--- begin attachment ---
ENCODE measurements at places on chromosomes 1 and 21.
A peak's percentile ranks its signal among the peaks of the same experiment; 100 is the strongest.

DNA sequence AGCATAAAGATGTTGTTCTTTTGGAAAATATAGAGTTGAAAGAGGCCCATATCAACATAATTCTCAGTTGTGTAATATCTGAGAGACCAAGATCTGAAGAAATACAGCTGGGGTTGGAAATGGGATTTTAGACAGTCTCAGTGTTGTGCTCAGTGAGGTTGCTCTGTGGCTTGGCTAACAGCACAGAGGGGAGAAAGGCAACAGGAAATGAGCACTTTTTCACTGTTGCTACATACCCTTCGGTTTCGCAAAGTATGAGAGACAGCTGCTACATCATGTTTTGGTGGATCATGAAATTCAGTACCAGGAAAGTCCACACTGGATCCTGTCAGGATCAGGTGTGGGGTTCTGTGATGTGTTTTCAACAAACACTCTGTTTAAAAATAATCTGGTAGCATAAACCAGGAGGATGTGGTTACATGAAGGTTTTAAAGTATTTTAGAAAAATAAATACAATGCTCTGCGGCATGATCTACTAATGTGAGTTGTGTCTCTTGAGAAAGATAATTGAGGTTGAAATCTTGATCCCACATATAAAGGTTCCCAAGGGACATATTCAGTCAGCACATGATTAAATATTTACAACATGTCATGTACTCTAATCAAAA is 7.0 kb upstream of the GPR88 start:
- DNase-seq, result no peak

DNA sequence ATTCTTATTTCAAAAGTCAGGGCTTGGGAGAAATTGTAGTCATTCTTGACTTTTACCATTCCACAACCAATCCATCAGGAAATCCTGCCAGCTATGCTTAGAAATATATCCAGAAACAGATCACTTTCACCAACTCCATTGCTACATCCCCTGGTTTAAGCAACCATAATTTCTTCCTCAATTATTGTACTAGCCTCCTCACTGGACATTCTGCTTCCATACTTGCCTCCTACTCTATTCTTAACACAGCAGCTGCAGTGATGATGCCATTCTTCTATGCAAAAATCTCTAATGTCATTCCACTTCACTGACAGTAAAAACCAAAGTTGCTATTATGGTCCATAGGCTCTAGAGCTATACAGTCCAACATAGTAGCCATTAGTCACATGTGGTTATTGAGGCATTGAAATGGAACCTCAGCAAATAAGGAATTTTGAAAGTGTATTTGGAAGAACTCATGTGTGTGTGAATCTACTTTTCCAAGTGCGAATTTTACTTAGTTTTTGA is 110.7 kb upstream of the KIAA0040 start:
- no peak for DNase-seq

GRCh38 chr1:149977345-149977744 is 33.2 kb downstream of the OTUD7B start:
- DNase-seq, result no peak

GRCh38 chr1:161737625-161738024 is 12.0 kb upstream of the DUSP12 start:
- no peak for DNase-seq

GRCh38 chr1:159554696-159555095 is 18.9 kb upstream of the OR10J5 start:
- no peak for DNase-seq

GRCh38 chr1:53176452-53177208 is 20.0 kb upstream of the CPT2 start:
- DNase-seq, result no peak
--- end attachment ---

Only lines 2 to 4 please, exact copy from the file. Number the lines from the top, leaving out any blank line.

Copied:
A peak's percentile ranks its signal among the peaks of the same experiment; 100 is the strongest.

DNA sequence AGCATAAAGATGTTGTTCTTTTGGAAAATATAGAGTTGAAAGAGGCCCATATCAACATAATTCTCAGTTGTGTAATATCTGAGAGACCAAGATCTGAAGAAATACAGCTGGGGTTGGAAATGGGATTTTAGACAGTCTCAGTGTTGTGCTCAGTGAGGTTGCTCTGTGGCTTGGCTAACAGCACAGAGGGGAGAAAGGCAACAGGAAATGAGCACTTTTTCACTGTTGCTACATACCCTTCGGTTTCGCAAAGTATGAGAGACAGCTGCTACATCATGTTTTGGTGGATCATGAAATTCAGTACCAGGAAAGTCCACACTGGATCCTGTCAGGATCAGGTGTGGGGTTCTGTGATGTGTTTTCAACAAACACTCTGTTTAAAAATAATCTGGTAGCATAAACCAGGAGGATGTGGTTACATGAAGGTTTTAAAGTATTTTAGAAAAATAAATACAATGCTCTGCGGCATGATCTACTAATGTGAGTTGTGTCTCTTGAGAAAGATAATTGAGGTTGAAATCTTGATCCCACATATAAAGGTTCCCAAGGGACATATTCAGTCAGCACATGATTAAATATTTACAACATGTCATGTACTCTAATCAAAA is 7.0 kb upstream of the GPR88 start:
- DNase-seq, result no peak